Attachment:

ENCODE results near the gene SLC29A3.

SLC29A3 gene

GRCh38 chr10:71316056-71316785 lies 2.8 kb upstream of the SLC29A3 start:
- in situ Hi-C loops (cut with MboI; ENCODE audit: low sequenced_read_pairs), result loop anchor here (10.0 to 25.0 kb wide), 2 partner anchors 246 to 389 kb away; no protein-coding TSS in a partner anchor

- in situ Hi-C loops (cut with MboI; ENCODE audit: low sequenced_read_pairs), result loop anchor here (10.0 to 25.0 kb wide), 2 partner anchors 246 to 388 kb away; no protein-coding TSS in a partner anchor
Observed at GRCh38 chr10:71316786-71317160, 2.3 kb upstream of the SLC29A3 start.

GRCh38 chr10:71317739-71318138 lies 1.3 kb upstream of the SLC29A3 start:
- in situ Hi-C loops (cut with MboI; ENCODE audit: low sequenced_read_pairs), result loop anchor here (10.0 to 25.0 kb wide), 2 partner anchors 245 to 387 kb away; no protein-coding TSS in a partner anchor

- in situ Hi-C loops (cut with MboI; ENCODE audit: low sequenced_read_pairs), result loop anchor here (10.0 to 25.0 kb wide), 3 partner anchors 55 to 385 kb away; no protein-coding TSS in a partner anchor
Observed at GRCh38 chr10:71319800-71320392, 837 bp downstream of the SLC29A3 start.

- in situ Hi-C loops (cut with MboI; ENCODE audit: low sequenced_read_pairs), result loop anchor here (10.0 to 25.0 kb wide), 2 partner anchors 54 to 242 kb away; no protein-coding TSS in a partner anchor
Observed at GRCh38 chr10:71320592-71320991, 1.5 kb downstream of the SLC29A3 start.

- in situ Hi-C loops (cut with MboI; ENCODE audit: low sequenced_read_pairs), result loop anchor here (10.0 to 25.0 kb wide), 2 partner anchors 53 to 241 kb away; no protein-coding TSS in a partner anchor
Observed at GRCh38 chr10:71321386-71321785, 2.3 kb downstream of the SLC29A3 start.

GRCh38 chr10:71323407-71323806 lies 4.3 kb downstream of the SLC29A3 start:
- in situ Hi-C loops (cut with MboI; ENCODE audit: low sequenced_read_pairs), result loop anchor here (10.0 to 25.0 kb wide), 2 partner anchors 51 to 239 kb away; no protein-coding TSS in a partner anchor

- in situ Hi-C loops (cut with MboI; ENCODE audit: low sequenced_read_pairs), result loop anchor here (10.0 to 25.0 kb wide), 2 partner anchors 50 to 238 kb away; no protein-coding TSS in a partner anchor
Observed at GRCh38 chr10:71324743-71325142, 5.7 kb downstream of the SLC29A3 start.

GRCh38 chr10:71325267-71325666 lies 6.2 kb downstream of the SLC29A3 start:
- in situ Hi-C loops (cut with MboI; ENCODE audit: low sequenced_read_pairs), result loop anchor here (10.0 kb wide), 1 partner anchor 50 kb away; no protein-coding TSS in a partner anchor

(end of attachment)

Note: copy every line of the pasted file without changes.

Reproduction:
ENCODE results near the gene SLC29A3.

SLC29A3 gene

GRCh38 chr10:71316056-71316785 lies 2.8 kb upstream of the SLC29A3 start:
- in situ Hi-C loops (cut with MboI; ENCODE audit: low sequenced_read_pairs), result loop anchor here (10.0 to 25.0 kb wide), 2 partner anchors 246 to 389 kb away; no protein-coding TSS in a partner anchor

- in situ Hi-C loops (cut with MboI; ENCODE audit: low sequenced_read_pairs), result loop anchor here (10.0 to 25.0 kb wide), 2 partner anchors 246 to 388 kb away; no protein-coding TSS in a partner anchor
Observed at GRCh38 chr10:71316786-71317160, 2.3 kb upstream of the SLC29A3 start.

GRCh38 chr10:71317739-71318138 lies 1.3 kb upstream of the SLC29A3 start:
- in situ Hi-C loops (cut with MboI; ENCODE audit: low sequenced_read_pairs), result loop anchor here (10.0 to 25.0 kb wide), 2 partner anchors 245 to 387 kb away; no protein-coding TSS in a partner anchor

- in situ Hi-C loops (cut with MboI; ENCODE audit: low sequenced_read_pairs), result loop anchor here (10.0 to 25.0 kb wide), 3 partner anchors 55 to 385 kb away; no protein-coding TSS in a partner anchor
Observed at GRCh38 chr10:71319800-71320392, 837 bp downstream of the SLC29A3 start.

- in situ Hi-C loops (cut with MboI; ENCODE audit: low sequenced_read_pairs), result loop anchor here (10.0 to 25.0 kb wide), 2 partner anchors 54 to 242 kb away; no protein-coding TSS in a partner anchor
Observed at GRCh38 chr10:71320592-71320991, 1.5 kb downstream of the SLC29A3 start.

- in situ Hi-C loops (cut with MboI; ENCODE audit: low sequenced_read_pairs), result loop anchor here (10.0 to 25.0 kb wide), 2 partner anchors 53 to 241 kb away; no protein-coding TSS in a partner anchor
Observed at GRCh38 chr10:71321386-71321785, 2.3 kb downstream of the SLC29A3 start.

GRCh38 chr10:71323407-71323806 lies 4.3 kb downstream of the SLC29A3 start:
- in situ Hi-C loops (cut with MboI; ENCODE audit: low sequenced_read_pairs), result loop anchor here (10.0 to 25.0 kb wide), 2 partner anchors 51 to 239 kb away; no protein-coding TSS in a partner anchor

- in situ Hi-C loops (cut with MboI; ENCODE audit: low sequenced_read_pairs), result loop anchor here (10.0 to 25.0 kb wide), 2 partner anchors 50 to 238 kb away; no protein-coding TSS in a partner anchor
Observed at GRCh38 chr10:71324743-71325142, 5.7 kb downstream of the SLC29A3 start.

GRCh38 chr10:71325267-71325666 lies 6.2 kb downstream of the SLC29A3 start:
- in situ Hi-C loops (cut with MboI; ENCODE audit: low sequenced_read_pairs), result loop anchor here (10.0 kb wide), 1 partner anchor 50 kb away; no protein-coding TSS in a partner anchor